Please don't do it. It's better far to stick to simple, basic, good long-tested practices, like painting with high-oil-absorbency colors over low-oil-absorbency ones with a minimum of added mediums, than to add all kinds of unstable ingredients in pursuit of momentary effect.


The fine art world is swamped with old paintings ruined from such practices.


If you have any oil still sitting on the surface of your painting, please gently wipe it off as thoroughly as you can.


The practice of "oiling out" has been known to be harmful since at least 1834, but it continues to circulate within the arts community as an easy solution to the non-problem of uneven glossiness in dried oil paint -- a natural result of the differing nature of pigments and one that is solved the moment varnish is applied to a painting anyway.


Plain drying oil films are much weaker and more prone to damage than those which include pigments.


Over time a plain drying oil film, no matter how thin, will turn orange-brown and wrinkle like an orange skin -- and it is completely non-removable from your painting.


I shudder when I see online discussions among artists who routinely "oil out" the entire surface of their paintings. That is a recipe for disaster.


I realize I have gone on at possibly tedious length here. I hope this will prove helpful.

Edited by Pingo
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Tamiya's paints are an acrylic lacquer, its thinner is (to the best of my knowledge) isopropyl alcohol with some acrylic flow aid and retarder. (If you look around online, you can find home-made Tamiya thinner formulas.) As with any reactive thinner, use in a well ventilated area.


I remember quite some time ago purchasing my first bottle of Tamiya X-20 thinner at my local hobby shop. I brought it to the counter and the shop employee looked at it and said: "Let me save you some money. Open the bottle and smell it."


A little unsure, I did what he said. He said: "Remind you of anything? Smells a lot like rubbing alcohol, doesn't it? I use that as a thinner all the time and it's a lot cheaper."


I showed my appreciation by using the money I saved to purchase more colors.

I use rubbing alcohol all the time to thin my colors down to wash consistency.  It works really well for me and my budget.


Not saying it is as good as a commercial thinner, just saying it works for me.  

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I shudder when I see online discussions among artists who routinely "oil out" the entire surface of their paintings. That is a recipe for disaster.


I realize I have gone on at possibly tedious length here. I hope this will prove helpful.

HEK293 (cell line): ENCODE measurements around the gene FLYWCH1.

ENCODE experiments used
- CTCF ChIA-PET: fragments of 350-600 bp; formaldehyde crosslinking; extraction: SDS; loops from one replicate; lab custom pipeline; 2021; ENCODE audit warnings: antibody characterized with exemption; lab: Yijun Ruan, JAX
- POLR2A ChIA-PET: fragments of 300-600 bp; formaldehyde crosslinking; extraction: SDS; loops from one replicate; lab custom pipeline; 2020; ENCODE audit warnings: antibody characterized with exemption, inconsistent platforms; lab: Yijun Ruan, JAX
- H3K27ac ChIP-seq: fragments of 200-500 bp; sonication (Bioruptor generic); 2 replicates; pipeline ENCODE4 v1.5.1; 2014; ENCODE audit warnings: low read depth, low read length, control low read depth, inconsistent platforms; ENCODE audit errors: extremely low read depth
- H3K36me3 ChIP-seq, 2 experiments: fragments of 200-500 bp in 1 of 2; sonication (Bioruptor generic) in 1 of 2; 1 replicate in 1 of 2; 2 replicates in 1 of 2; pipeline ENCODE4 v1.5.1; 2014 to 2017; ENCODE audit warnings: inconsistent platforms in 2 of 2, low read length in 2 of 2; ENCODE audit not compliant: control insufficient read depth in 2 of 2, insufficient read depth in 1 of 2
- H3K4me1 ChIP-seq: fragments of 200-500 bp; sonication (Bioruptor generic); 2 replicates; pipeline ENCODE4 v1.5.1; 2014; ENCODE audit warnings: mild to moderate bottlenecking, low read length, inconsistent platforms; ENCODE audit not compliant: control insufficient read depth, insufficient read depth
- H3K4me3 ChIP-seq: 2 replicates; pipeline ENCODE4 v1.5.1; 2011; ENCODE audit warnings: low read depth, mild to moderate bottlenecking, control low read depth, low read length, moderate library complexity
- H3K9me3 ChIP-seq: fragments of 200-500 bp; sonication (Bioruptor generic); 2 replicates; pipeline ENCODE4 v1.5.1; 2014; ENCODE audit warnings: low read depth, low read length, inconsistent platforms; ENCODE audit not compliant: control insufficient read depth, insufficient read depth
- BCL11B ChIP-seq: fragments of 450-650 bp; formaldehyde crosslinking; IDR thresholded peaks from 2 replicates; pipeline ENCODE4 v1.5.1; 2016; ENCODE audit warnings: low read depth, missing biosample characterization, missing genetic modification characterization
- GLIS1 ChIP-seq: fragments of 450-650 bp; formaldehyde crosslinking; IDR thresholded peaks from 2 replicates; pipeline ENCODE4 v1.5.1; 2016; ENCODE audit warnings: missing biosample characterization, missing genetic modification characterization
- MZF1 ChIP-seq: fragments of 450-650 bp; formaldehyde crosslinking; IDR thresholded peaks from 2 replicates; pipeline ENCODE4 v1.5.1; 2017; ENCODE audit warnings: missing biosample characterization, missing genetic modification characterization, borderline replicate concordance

Aesome stuff that will take me a long time to digest! Not in the least bit tedious, I find it fascinating!


I don't oil out the whole painting. Our classes were 3 hours, once a week. When we'd return to the mostly-dried painting, the instructor had us oil the area we were going to work lightly, and then sponge it off again. She said it helped the new paint work into the existing layers. I can only see a little shine where I last worked it, just in the areas I never actually put paint.

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I am looking for a translucent dark red I can add the iridescent effects to for a sheen I can place over scales. I had a very lovely one that was an enamel for car/train hobby painting, but really don't want to work with enamels.

Is there a better brand you prefer? Liquitex and W&N are what I'm most familiar with.


Have you tried any of the Tamiya transparent paints? The reds and oranges are really nice, and easy to work with.

To each their own.  I love the smell of these paints, though its probably no good for me.  the colors can be used with an almost magical quality.  shiny and transparent, they make wonderful easy small gems, windshields and glass, mysterious liquids in glass bottles, etc.  I really love these, but a single bottle will last forever.


And red is a wonderful fresh blood, blue and yellow make great alien goo, and overlaying the gray over another color makes it look like color in a bottle.

If they are "flammable" they are not water-based acrylics.




  Ayup,  They're an alcohol based acrylic, much like GCB already mentioned.  And while they're situationally useful, and absolutely wonderful on the translucent Bonesâ„¢, I absolutely would not recommend getting them as a "base" color.  Yeah, they're great for gems, and for liquid effects, and ice, and other translucent effects.  They're not easy to use at all - they can be thinned with water and cleaned up likewise, but I've had much better results using an alchohol based thinner for both thinning, and cleanup.  And they're absolutely brutal on brushes especially if they get into the ferule.  They do not play well with mixing:  even mixing the different translucents together is very iffy, about the best I've come across is thinning them down to lighten the shade, and adding Clear Smoke to darken (although that's not a neutral grey by any definition of the word:  it shifts towards purple).


Using them as a glaze over scales to get a lacquered effect works pretty well in my experience, you can also paint Tamiya Clear Red over a yellow metallic to get a similar look to Candy Apple Red metallic car paint:  it'd probably look decent for a dragon but the effect is super glossy and would probably look... odd as a base layer over an entire large figure rather than highlights on a specific area.  Still, might be worth a try if that's the sort of look you're looking for. If you want to shade it after application I'd strongly recommend using ink washes.